Managers who aim to shoot the lights out by taking on a higher level of risk than clients expect are giving the entire industry a bad name, according to Mike Webb, chief executive of Rathbone Unit Trust Management.
Webb believes managers should be made to set targets for the volatility of their funds as well as the returns, which he hopes will be the case post-RDR.
"The whole industry is damaged by the outlying funds in the mixed-asset sectors, which take on more risk than the average funds in some sectors usually seen as riskier," Webb said.
"With RDR coming into force, every single adviser has to understand his clients’ risk profile and plan in accordance with them, so you cannot afford to have a fund which is changing its volatility."
"Risk-targeted funds will become most important drivers for those who want a core holding for a portfolio and for those IFAs who are outsourcing fund management."
is scathing about the culture of chasing top-quartile returns, saying the regulatory enforced focus on risk would bring this to a welcome end.
"When you ask clients what matters to them in terms of their portfolio’s performance, you find whether the fund is first or fourth quartile is irrelevant, but what matters is whether the targets you have agreed with them have been met," he commented.
"A focus on producing the best returns is not necessarily what investors want."
A number of industry insiders have hit out at managers who have taken on too much risk in recent months. A recent FE Trustnet
study revealed that nine funds in the IMA Mixed Investment 20-60% Shares sector have breached their 60 per cent equity limit.
Darius McDermott, managing director of Chelsea Financial Services, is slightly cooler on the idea of including volatility in a benchmark.
"If you look at the trend of firms launching funds with these benchmarks you can see it is a popular idea, but I’m not convinced it will be appropriate for all investors though," he said.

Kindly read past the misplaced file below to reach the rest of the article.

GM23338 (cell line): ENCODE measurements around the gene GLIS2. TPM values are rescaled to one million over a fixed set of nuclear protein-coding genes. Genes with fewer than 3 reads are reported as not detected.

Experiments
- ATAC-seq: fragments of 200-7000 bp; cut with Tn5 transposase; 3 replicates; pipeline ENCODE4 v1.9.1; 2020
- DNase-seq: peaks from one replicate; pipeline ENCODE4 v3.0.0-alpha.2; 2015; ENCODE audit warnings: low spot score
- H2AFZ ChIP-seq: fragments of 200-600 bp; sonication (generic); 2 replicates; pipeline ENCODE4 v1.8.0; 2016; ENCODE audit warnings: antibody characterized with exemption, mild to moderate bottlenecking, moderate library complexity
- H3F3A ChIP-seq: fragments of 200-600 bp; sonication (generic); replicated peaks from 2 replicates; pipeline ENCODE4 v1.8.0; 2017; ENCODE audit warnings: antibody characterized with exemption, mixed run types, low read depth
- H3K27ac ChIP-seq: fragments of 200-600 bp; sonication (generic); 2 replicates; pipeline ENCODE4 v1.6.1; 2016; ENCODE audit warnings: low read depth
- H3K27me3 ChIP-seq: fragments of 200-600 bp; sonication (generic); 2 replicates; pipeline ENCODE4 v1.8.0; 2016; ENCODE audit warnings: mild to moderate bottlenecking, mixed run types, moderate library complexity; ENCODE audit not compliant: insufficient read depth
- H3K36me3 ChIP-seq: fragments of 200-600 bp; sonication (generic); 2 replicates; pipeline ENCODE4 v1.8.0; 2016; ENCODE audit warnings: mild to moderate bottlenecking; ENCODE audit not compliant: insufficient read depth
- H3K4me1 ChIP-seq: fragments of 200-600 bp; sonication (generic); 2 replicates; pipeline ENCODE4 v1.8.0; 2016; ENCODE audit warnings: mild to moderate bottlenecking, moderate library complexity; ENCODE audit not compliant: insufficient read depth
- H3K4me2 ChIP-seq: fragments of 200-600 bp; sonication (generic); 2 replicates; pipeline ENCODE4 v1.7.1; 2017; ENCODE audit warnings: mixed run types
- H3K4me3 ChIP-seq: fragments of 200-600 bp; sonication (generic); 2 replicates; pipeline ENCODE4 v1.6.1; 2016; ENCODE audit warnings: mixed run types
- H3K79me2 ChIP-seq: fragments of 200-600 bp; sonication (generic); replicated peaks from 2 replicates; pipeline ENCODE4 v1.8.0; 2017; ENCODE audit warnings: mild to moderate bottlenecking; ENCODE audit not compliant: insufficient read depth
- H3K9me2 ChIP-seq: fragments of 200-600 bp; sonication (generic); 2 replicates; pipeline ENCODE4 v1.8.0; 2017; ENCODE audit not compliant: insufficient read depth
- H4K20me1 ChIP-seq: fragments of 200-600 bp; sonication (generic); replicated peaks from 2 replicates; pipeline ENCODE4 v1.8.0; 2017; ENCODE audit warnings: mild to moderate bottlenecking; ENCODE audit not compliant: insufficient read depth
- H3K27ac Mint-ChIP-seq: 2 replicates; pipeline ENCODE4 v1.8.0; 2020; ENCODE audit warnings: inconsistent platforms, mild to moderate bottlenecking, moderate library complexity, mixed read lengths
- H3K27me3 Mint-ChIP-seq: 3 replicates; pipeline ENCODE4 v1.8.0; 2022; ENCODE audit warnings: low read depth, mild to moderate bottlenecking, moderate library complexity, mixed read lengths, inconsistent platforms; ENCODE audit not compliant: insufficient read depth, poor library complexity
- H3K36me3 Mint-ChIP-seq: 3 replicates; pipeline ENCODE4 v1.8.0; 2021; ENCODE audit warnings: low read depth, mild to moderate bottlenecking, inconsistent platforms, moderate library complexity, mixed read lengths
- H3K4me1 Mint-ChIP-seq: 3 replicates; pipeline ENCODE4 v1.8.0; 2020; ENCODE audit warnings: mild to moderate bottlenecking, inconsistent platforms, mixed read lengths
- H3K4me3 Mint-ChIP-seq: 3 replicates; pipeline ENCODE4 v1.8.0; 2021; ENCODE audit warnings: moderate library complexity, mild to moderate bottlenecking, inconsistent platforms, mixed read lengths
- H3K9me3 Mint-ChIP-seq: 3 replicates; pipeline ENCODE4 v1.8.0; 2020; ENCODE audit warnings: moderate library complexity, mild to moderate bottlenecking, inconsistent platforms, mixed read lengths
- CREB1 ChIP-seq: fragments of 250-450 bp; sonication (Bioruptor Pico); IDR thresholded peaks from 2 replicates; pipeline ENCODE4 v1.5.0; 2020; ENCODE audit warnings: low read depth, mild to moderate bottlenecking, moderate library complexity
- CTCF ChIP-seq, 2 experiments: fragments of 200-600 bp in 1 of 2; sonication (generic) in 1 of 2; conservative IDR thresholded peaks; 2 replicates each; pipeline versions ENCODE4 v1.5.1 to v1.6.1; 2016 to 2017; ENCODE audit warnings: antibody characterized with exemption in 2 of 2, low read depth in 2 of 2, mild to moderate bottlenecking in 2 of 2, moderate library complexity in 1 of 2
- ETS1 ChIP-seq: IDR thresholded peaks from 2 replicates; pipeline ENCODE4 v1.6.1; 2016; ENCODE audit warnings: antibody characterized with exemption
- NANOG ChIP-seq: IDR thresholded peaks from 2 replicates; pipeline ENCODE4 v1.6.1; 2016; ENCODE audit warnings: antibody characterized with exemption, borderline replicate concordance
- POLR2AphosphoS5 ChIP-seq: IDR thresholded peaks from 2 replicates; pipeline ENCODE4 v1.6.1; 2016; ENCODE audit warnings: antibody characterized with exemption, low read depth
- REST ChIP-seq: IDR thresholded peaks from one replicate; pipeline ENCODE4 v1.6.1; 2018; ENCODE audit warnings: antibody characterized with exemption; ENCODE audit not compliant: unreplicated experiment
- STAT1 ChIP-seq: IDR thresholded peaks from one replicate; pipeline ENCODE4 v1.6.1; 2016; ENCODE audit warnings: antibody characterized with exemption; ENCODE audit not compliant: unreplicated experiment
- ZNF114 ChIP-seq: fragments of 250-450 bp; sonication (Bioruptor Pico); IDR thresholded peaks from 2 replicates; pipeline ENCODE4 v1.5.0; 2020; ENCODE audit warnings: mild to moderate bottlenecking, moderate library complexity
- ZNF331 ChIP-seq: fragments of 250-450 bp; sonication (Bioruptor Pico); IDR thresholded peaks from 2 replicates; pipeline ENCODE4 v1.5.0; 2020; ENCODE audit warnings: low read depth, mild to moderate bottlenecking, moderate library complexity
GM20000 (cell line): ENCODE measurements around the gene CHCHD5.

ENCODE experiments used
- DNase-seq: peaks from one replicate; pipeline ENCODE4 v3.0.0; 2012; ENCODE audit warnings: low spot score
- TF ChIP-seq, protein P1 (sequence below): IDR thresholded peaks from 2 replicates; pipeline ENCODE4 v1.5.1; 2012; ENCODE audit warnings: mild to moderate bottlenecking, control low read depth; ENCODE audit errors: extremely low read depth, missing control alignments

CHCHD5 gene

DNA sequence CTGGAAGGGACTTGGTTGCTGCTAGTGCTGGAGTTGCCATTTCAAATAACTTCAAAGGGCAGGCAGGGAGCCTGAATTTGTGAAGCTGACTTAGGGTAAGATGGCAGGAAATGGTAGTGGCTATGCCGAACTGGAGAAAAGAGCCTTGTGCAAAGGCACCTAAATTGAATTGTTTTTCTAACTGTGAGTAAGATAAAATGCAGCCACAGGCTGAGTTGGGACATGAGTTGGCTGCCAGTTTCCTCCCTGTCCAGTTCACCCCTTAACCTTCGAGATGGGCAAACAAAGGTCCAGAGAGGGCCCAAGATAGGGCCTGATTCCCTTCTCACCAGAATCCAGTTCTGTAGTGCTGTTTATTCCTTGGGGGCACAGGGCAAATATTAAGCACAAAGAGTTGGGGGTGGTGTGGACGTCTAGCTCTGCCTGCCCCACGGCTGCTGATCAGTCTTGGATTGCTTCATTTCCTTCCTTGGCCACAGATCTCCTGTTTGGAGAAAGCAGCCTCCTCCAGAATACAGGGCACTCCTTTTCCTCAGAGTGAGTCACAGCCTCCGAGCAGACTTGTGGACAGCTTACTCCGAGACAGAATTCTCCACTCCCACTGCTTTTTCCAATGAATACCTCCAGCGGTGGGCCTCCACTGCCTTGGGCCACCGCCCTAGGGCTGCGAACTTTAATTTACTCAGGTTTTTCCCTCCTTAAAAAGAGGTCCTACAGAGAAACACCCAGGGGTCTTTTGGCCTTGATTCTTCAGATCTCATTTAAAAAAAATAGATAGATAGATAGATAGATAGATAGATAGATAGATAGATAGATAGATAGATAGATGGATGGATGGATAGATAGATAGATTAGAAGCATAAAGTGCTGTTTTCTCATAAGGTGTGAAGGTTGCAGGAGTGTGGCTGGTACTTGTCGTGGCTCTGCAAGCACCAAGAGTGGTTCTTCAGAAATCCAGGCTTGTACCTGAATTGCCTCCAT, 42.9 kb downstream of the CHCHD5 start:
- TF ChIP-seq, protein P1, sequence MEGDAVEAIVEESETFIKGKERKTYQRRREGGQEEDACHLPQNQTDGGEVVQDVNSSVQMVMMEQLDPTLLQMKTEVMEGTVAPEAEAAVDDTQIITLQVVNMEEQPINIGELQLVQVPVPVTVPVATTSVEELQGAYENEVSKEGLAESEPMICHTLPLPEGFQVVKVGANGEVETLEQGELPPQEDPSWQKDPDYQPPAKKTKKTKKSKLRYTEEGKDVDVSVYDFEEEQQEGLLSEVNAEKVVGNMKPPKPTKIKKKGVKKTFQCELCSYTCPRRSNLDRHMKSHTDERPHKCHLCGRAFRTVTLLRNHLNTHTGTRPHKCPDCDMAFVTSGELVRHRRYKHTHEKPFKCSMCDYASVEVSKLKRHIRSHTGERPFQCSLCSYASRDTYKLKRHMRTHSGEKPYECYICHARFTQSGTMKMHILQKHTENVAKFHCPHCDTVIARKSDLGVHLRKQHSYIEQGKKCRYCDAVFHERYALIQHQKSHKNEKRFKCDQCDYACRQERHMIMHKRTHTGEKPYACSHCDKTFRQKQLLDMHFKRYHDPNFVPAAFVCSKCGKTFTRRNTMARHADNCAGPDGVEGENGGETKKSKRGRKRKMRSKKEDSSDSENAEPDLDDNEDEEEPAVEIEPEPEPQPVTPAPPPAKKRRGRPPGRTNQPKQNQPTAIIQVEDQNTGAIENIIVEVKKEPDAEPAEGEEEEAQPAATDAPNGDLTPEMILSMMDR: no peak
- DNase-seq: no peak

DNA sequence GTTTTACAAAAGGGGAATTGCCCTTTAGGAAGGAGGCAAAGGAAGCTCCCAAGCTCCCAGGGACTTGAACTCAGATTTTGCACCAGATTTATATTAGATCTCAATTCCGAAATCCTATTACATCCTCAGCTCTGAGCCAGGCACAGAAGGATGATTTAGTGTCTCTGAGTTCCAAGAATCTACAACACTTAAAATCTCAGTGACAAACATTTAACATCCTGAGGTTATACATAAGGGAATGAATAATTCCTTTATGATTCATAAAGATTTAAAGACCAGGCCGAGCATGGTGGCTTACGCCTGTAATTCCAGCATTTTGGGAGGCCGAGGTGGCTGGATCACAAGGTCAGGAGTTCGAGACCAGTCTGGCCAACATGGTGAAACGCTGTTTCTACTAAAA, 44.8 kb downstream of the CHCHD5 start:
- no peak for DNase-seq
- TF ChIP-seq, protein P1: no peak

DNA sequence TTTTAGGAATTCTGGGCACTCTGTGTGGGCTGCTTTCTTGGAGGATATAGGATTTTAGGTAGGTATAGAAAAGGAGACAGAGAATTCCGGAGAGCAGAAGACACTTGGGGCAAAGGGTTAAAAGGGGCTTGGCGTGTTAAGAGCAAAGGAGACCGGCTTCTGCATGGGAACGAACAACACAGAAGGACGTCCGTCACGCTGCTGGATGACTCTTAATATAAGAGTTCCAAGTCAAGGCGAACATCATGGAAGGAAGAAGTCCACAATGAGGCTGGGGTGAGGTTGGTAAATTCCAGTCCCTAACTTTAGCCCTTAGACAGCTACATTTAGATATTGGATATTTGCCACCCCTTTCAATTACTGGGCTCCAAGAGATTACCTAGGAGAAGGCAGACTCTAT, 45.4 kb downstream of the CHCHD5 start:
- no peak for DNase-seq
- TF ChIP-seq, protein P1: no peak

"I like to think that our clients have a slightly higher tolerance to funds going up and down as they understand that the value of investments can change quickly, but for the investors with a cautious risk profile it may well be a good idea."
FE Alpha Manager David Coombs
, head of multi-asset investments at Rathbones, claims risk has become a preoccupation with investors who don’t feel comfortable second-guessing the market in the current environment.
"Every conversation I have right now is about risk," he said. "Three years ago everyone wanted to ask you about your returns, now they want to know your volatility."
Coombs heads the team on Rathbones' three multi-asset multi-manager portfolios, each designed to appeal to an investor with a different risk profile.
Asset allocation is the most critical aspect of managing risk in Coombs' view, but he believes the usual method of categorising it is misleading.
He and his team divide assets into three kinds: liquid, which are sensitive to market movements; alternatives, which are those with a correlation of less than 0.4 to equities – meaning when equity markets go down by one per cent they go down by less than 0.4 per cent; and Beta assets – those that have more than a 0.4 correlation to equities.
Coombs says trying to balance a portfolio’s risk profile can lead to counter-intuitive investments.
"A lot of our funds are volatile but with a low correlation to equities," he explained.
Diversification is particularly difficult with what Coombs describes as the manipulation of bond yields by central banks.
"The gilt yield is not a real yield so we can’t use it to price asset allocation. Some people say that property provides a good yield compared to gilts, but we won’t touch it because we don’t believe the gilt yields," he said.
"Gold used to be a good diversifier, then in July 2011 it started to become correlated to equities and so we sold. Until a few weeks ago equities were moving in sync with gold and we are now looking to get back in."
"Sovereign gilts we think have no value, but we did buy 30-year Treasuries and gilts in March, purely for the lack of correlation. On these long time frames the bonds are volatile but not correlated," he finished.